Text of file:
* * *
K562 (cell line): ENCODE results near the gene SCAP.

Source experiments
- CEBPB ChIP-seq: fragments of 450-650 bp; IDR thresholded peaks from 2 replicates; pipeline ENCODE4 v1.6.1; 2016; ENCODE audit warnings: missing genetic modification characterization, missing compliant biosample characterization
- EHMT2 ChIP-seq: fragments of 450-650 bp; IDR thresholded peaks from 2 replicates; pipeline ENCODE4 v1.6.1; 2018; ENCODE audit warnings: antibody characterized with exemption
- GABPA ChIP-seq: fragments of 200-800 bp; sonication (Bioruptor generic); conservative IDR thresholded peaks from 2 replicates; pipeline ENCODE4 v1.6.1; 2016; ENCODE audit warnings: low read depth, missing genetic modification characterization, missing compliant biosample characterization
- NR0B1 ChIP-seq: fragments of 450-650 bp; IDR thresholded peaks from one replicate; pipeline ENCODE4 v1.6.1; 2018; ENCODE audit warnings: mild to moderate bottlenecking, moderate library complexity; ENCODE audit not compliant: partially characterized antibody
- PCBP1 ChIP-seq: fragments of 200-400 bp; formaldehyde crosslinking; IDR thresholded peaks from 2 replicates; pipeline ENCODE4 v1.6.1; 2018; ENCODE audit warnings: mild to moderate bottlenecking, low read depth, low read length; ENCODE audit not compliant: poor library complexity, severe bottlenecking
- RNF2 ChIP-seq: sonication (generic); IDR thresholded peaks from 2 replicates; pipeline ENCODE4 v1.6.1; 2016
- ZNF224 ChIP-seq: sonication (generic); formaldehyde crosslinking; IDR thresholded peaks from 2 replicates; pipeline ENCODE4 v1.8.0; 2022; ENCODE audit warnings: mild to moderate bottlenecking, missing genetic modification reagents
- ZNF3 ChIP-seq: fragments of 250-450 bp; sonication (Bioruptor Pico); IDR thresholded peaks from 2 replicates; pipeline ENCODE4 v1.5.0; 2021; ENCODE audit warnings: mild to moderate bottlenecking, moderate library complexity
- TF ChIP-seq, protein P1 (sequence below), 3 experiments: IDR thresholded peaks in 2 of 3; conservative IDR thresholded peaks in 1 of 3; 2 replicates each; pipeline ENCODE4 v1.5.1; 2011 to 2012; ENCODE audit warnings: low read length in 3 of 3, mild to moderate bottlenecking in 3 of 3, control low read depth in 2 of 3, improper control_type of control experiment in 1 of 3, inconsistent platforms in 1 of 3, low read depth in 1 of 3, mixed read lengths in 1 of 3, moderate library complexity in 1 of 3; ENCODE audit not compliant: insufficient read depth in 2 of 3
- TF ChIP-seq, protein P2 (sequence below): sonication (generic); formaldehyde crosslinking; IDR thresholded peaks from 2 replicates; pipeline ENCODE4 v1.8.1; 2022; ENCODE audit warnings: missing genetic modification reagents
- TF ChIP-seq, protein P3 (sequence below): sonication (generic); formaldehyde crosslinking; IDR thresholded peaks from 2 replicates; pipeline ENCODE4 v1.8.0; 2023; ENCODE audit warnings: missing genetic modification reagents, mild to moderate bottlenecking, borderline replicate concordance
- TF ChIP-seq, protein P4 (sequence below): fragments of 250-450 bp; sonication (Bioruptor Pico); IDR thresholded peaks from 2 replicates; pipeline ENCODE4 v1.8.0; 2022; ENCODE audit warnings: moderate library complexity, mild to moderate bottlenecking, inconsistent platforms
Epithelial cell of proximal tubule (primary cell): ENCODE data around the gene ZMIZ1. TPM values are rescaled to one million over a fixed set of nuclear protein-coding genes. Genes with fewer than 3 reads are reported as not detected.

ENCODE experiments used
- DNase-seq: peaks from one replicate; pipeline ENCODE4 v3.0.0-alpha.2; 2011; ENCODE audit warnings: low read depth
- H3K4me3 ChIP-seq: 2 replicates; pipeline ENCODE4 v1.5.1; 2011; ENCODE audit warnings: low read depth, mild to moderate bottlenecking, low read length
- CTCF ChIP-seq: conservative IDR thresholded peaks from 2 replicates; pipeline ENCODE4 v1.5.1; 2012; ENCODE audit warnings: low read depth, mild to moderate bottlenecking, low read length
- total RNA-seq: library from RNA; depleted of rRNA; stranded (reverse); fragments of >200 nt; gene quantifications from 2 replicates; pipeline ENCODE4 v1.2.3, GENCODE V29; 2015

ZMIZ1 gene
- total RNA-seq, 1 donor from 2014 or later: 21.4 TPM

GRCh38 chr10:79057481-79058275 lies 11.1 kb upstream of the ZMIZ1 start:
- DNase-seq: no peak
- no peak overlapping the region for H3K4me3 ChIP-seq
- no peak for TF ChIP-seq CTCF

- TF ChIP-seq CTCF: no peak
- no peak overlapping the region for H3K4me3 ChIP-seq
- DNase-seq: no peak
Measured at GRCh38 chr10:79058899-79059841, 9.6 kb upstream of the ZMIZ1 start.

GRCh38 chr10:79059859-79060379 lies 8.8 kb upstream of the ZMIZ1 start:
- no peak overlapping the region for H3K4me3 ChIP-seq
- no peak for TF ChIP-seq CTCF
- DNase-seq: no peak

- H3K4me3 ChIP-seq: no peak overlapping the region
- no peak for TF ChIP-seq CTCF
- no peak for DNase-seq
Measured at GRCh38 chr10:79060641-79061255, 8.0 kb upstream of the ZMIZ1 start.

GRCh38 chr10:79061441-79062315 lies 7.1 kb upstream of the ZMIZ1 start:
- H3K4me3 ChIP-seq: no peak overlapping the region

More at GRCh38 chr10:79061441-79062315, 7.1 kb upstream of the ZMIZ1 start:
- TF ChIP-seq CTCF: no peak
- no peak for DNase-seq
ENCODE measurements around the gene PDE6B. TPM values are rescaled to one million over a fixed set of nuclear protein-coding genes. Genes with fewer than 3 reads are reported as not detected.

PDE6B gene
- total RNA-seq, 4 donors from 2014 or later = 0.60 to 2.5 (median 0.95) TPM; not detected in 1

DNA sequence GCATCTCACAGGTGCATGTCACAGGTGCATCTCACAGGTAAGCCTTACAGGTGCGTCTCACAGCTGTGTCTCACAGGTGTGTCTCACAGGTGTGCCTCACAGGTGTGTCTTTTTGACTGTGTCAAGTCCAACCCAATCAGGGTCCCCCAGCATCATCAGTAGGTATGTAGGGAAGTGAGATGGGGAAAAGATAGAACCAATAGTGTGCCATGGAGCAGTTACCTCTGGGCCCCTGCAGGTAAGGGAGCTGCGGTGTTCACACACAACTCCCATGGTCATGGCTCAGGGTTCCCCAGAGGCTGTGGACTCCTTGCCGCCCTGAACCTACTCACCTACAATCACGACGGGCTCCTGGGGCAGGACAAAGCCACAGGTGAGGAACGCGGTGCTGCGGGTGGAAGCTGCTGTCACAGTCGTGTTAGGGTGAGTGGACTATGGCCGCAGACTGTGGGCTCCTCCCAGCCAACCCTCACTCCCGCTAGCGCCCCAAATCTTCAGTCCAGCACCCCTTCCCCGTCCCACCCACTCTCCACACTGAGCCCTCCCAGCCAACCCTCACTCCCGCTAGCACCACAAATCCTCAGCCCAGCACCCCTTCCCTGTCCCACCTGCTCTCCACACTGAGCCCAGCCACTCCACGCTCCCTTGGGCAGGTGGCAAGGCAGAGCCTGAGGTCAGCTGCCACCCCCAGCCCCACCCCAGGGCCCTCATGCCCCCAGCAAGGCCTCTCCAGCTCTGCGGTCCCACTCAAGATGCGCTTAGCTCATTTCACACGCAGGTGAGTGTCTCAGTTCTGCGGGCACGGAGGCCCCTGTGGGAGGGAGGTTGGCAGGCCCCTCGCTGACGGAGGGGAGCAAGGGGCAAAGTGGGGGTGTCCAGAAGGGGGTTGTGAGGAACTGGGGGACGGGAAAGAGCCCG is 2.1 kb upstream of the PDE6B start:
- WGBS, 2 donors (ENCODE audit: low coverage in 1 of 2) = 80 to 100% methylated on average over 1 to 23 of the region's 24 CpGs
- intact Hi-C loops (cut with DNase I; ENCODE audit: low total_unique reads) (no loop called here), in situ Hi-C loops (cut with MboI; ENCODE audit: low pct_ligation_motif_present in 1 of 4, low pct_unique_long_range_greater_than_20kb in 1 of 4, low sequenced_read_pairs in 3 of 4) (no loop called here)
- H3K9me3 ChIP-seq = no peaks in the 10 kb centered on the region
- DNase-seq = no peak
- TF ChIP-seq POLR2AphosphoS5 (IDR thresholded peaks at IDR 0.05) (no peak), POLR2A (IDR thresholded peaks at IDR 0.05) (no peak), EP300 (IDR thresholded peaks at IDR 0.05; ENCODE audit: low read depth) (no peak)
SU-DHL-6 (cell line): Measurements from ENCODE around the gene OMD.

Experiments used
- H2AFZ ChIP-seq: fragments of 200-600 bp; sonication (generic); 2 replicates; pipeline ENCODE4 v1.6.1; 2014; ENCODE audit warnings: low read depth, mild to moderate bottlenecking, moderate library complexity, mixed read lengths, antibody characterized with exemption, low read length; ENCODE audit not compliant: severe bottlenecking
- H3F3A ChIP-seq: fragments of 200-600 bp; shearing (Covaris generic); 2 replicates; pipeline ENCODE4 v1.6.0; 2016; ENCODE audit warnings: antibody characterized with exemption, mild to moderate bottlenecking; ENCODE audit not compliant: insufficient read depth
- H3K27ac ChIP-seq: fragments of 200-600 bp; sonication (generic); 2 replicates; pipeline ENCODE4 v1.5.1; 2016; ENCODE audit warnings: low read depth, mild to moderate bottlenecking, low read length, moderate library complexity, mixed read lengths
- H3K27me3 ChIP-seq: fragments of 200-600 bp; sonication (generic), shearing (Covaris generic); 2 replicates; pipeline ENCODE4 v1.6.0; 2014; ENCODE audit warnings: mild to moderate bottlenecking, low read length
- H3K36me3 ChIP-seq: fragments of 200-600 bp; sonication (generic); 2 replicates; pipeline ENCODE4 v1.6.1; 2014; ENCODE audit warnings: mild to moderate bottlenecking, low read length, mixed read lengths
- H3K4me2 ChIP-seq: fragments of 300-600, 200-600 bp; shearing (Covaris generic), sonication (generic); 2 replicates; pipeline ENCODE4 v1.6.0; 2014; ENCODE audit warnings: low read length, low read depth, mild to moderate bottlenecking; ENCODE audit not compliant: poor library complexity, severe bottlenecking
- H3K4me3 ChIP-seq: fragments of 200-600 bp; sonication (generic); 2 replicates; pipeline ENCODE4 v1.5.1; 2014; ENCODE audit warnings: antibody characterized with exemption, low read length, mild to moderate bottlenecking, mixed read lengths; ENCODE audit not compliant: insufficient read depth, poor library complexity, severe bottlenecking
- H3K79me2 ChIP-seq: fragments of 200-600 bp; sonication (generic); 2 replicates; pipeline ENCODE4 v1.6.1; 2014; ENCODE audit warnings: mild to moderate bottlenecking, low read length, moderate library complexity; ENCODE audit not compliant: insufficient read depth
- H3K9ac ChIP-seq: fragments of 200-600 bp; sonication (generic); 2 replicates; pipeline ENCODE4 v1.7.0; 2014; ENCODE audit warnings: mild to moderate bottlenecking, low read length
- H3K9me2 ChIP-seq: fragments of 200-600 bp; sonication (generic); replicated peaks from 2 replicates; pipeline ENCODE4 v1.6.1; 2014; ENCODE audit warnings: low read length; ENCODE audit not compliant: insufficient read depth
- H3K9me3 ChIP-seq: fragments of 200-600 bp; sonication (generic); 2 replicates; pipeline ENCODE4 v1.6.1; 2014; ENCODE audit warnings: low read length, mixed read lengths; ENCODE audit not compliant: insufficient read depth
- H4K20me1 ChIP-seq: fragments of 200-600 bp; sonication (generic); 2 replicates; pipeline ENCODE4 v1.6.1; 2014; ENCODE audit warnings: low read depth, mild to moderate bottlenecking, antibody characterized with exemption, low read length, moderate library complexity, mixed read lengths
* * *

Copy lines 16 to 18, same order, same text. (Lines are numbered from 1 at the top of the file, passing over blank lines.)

ENCODE experiments used
- DNase-seq: peaks from one replicate; pipeline ENCODE4 v3.0.0-alpha.2; 2011; ENCODE audit warnings: low read depth
- H3K4me3 ChIP-seq: 2 replicates; pipeline ENCODE4 v1.5.1; 2011; ENCODE audit warnings: low read depth, mild to moderate bottlenecking, low read length